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Differential equation involving falling object

  1. Sep 14, 2008 #1
    1. The problem statement, all variables and given/known data

    A body of mass m is projected vertically upward with an initial velocity v0 in a medium offering a resistance k|v|, where k is a constant. Assume that the gravitational attraction of the earth is constant.
    a) Find the velocity v(t) of the body at any time.
    b) Using the result of part a) to calculate the limit of v(t) as k->0

    2. Relevant equations

    3. The attempt at a solution
    So I managed part a) with a solution of

    v(t) = -mg/k + (v0+mg/k)e-kt/m,

    which after checking and re-checking, I am fairly confident in. The problem is that when I try to find the limit as k->0, all I could come up with is v(t)=v0. This is obviously wrong since the as k->0, air resistance become negligible, and the answer should be the all too familiar v(t) = v0-gt. I tried to graph the function, and I found that after picking out all the useless part, it boils down to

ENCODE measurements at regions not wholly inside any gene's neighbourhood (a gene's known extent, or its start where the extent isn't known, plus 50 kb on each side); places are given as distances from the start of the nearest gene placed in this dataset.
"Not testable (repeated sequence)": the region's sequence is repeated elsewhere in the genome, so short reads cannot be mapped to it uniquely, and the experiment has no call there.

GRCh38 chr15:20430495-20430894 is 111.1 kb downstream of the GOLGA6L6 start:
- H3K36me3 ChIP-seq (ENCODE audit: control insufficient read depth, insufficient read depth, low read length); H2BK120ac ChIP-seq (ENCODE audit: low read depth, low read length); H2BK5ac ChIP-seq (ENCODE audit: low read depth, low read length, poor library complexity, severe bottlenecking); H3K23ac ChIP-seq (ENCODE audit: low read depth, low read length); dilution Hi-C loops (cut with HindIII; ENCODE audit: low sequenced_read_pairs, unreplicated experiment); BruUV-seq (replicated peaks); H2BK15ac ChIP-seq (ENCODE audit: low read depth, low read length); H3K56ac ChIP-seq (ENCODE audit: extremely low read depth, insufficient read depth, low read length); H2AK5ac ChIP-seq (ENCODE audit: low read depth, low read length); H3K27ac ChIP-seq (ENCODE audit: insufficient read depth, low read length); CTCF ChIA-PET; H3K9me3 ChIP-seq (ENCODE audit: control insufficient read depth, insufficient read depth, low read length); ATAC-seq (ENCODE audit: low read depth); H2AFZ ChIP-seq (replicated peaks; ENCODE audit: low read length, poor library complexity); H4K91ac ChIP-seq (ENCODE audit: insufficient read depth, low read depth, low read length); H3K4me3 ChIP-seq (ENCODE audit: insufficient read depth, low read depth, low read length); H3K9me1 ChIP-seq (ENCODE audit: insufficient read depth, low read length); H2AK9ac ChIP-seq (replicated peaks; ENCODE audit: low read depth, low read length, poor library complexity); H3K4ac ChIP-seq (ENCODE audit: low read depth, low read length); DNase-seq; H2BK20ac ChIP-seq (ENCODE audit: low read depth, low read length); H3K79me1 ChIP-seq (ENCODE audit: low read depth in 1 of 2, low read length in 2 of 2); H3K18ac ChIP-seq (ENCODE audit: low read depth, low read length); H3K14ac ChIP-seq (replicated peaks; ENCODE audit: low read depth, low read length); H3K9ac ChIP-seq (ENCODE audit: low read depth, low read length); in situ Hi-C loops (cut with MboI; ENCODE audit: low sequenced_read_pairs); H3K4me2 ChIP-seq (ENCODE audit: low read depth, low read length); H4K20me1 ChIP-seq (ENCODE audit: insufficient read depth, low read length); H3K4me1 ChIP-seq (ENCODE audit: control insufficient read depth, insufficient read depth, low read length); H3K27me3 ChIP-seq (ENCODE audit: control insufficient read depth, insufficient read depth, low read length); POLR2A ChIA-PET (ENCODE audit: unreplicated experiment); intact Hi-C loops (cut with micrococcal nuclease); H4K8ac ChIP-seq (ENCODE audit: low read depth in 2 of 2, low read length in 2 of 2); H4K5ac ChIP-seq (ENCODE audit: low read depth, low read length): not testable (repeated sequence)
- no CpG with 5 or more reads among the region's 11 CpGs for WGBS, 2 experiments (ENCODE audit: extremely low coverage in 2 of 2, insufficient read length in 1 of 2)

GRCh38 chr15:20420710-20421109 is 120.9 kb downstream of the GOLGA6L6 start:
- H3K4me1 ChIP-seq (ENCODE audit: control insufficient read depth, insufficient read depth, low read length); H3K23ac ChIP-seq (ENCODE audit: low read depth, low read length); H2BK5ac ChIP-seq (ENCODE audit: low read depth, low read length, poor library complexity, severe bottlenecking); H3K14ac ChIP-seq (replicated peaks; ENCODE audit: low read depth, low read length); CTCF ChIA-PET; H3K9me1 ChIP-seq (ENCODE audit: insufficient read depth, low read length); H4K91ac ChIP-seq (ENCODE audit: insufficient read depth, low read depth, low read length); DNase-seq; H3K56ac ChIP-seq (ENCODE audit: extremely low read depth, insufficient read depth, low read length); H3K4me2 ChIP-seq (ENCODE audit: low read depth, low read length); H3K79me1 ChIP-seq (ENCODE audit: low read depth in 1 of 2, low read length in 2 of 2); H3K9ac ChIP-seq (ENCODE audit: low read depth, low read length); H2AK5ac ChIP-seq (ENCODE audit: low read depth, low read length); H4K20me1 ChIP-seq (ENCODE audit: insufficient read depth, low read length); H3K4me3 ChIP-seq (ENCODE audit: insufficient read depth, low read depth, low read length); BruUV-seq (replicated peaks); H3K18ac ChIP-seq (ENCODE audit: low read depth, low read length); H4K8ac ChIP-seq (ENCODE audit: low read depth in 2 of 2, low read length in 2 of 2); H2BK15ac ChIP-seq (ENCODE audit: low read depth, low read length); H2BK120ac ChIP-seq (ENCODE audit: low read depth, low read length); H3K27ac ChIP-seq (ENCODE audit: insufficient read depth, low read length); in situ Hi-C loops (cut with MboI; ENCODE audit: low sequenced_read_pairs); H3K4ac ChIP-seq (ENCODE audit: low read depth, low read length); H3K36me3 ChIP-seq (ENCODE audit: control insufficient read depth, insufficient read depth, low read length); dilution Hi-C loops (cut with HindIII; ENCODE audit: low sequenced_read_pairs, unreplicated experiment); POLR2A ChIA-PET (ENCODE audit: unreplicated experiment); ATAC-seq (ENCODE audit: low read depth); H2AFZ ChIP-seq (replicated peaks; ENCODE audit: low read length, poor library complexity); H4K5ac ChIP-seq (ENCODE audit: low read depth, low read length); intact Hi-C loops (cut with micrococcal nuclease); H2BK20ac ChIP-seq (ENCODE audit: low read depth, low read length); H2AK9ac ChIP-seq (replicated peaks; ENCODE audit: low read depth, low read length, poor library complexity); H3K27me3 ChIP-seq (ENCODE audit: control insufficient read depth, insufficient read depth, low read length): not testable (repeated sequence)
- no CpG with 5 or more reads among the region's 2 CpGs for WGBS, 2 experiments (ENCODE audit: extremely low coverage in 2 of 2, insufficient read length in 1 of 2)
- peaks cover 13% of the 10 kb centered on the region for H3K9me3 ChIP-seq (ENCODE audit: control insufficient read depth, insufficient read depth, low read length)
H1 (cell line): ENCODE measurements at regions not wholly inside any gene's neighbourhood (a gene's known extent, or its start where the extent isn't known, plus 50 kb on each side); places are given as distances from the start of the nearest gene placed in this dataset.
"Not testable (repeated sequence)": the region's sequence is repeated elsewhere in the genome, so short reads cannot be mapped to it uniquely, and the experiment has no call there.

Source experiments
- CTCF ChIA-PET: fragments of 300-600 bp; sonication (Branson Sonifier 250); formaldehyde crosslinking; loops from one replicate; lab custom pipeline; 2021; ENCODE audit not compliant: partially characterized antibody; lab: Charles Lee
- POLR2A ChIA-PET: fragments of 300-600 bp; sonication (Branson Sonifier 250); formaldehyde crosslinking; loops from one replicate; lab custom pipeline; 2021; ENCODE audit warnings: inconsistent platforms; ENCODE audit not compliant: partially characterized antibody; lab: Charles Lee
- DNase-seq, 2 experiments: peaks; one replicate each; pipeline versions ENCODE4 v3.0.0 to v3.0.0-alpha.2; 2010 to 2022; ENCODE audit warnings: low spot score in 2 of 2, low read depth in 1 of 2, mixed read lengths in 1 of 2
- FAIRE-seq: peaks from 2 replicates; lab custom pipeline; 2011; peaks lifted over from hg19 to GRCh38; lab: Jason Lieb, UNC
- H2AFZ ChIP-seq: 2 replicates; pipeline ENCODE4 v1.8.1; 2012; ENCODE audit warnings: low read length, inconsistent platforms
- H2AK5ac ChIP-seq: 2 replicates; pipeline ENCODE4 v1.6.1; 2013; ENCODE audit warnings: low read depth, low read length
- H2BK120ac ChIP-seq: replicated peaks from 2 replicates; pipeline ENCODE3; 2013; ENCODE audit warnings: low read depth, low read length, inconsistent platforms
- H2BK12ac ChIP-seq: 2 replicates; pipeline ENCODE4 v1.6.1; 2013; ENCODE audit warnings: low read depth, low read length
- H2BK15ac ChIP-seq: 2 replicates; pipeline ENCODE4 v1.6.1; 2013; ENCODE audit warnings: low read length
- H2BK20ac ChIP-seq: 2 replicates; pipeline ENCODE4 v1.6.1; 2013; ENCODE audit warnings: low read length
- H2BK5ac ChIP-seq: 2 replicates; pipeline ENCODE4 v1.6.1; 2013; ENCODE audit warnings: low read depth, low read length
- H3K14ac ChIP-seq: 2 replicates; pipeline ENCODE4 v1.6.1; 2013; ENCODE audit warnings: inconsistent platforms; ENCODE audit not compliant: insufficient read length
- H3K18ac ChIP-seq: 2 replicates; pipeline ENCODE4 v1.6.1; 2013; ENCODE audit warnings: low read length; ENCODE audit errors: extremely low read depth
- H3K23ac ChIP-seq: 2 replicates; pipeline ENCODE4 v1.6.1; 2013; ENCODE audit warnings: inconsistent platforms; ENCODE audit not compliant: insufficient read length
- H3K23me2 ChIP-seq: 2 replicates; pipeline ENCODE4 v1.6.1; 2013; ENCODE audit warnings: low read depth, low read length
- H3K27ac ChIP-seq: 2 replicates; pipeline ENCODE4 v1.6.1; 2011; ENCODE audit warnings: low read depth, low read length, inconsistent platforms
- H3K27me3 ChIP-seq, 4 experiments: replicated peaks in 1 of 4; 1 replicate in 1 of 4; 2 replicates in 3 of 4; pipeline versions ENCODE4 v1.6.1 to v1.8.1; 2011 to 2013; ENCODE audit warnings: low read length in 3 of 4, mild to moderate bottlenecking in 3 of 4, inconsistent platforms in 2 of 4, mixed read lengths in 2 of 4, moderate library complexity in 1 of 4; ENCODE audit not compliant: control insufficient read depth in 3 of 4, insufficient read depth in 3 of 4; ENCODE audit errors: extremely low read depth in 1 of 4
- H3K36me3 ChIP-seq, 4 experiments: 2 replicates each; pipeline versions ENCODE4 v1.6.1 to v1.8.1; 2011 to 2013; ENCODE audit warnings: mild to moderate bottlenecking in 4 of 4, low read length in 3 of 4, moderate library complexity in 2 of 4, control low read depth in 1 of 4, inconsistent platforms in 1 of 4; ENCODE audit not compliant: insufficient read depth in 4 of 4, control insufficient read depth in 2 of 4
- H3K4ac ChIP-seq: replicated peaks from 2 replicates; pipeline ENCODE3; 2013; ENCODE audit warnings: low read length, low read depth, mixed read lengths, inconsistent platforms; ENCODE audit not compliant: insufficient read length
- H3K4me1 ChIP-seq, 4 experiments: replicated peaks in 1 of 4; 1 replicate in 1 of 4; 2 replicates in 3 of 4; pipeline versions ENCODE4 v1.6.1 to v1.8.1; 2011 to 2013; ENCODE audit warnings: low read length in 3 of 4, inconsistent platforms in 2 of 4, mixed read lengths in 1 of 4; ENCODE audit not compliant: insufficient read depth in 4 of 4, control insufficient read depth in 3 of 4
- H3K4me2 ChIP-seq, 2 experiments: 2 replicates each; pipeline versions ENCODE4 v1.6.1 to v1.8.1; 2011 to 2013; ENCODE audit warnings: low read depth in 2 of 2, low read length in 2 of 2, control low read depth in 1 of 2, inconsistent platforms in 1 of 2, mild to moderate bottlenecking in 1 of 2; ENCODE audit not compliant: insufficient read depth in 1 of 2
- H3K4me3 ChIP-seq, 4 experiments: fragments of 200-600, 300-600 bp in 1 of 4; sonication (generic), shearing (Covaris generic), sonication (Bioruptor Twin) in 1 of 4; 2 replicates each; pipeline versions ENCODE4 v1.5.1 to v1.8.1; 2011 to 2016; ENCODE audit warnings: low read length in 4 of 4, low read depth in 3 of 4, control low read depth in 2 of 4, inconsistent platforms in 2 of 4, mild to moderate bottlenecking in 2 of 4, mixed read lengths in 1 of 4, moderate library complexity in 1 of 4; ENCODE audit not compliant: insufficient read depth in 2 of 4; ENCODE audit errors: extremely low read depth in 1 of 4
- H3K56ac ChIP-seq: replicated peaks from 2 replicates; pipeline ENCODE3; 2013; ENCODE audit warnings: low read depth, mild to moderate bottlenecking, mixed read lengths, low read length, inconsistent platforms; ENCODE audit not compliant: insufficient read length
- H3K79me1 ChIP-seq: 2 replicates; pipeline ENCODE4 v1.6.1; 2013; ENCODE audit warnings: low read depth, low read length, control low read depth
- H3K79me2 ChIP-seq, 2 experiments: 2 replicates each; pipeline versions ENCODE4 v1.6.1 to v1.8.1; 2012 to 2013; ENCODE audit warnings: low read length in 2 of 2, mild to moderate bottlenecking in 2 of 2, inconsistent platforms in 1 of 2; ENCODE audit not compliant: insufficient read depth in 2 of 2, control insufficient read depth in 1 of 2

lim k->t m/k(1-e-kt/m) = t!

    Well. It does make sense, but I could not for the life of me figure out how to derive it mathematically. I am stuck, and any help would be greatly appreciated!
  2. jcsd
  3. Sep 14, 2008 #2


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    Good deductive work on figuring out what the limit MUST be, you meant k->0, right? Now use l'Hopital's rule. It's a limit of the form 0/0. The limit is t!
    Last edited: Sep 14, 2008
  4. Sep 15, 2008 #3
    Yes! I did mean k->0. Thank you! I never would have thought of L'Hopital's rule (even though I should)
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